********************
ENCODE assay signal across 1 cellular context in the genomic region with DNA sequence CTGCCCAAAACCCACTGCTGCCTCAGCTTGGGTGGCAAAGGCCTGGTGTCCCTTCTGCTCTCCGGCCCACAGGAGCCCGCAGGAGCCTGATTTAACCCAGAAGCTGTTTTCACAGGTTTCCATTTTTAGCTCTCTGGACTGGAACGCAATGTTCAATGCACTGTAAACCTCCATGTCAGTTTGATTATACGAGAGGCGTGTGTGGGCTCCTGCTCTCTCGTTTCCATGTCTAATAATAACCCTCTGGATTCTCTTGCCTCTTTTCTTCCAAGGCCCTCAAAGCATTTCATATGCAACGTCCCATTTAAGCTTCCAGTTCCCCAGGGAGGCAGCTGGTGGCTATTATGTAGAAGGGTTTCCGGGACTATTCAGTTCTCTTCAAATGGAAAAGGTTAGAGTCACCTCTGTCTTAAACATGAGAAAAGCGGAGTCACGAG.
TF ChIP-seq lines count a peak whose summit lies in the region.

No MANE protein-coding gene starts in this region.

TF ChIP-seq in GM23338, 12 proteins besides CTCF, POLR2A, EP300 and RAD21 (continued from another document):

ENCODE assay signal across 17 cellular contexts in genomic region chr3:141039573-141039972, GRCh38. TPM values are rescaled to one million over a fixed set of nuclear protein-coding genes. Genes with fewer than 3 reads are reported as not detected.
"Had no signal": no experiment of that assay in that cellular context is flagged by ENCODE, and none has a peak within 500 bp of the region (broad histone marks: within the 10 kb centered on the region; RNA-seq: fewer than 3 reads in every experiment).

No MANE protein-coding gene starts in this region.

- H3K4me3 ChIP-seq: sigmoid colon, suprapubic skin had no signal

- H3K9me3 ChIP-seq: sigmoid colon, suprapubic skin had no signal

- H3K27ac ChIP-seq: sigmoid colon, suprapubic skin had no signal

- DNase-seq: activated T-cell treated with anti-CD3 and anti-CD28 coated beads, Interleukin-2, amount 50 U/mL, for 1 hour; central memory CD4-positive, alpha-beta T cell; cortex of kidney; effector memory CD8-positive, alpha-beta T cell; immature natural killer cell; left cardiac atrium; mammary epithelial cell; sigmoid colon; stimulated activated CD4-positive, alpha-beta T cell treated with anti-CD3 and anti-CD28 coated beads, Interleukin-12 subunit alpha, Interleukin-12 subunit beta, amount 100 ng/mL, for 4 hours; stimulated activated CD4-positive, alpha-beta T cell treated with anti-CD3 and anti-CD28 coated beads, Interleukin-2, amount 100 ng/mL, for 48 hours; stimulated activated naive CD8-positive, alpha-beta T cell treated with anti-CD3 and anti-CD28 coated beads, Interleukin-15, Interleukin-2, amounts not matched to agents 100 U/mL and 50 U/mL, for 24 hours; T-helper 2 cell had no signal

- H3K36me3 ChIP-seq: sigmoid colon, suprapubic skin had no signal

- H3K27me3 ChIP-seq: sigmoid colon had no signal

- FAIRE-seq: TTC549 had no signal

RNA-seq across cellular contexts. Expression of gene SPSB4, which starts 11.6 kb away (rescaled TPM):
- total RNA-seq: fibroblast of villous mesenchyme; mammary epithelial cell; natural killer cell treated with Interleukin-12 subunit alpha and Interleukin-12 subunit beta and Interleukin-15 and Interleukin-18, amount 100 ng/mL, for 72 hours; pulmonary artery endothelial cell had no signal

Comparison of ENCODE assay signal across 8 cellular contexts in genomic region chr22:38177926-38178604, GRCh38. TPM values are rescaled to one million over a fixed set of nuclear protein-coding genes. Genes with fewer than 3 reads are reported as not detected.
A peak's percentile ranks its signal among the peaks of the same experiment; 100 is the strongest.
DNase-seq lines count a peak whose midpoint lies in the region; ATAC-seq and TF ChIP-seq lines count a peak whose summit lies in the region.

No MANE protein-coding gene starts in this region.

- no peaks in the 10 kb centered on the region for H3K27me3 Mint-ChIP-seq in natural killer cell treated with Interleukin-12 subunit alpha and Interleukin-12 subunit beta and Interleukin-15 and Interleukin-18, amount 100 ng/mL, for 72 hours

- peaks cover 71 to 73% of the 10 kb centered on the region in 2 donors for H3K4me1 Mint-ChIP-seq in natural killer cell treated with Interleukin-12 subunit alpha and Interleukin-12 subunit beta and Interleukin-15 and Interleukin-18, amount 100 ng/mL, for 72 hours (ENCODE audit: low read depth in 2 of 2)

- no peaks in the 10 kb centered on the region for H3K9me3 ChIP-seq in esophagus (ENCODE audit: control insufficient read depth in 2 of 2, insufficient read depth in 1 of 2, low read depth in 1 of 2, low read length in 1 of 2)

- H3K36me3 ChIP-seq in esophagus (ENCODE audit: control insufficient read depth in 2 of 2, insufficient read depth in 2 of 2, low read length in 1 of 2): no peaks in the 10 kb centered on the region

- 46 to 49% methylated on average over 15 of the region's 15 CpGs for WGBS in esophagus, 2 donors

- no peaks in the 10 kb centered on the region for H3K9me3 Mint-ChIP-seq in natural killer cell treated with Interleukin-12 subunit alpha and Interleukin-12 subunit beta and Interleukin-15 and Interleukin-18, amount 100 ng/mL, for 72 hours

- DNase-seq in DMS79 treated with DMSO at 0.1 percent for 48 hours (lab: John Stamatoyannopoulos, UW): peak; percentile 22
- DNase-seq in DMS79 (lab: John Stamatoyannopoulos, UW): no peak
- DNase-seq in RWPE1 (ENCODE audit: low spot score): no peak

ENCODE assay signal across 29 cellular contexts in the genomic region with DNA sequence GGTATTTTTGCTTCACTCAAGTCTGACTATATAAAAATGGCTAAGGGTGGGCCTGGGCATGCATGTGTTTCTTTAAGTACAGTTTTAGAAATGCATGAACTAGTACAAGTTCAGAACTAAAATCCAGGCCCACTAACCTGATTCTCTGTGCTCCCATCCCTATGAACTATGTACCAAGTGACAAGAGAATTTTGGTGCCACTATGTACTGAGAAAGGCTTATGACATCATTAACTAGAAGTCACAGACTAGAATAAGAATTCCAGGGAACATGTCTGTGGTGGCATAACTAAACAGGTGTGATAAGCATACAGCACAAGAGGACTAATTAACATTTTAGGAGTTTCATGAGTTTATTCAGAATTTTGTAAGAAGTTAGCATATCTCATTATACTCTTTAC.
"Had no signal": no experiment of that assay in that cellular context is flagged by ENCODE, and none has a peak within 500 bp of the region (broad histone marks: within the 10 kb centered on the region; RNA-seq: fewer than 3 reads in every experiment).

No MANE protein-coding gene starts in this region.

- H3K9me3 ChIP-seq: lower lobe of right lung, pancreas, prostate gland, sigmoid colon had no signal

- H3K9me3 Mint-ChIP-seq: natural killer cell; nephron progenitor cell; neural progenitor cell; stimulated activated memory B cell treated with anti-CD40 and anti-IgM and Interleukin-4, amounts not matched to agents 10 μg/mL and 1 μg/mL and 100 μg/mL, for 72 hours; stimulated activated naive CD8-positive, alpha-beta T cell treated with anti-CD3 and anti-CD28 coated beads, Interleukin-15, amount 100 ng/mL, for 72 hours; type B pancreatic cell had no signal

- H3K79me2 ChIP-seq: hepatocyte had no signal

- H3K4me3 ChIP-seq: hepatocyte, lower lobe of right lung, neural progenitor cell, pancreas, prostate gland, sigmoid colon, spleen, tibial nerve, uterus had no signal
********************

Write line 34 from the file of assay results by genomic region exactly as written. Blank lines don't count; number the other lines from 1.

- H3K9me3 Mint-ChIP-seq: natural killer cell; nephron progenitor cell; neural progenitor cell; stimulated activated memory B cell treated with anti-CD40 and anti-IgM and Interleukin-4, amounts not matched to agents 10 μg/mL and 1 μg/mL and 100 μg/mL, for 72 hours; stimulated activated naive CD8-positive, alpha-beta T cell treated with anti-CD3 and anti-CD28 coated beads, Interleukin-15, amount 100 ng/mL, for 72 hours; type B pancreatic cell had no signal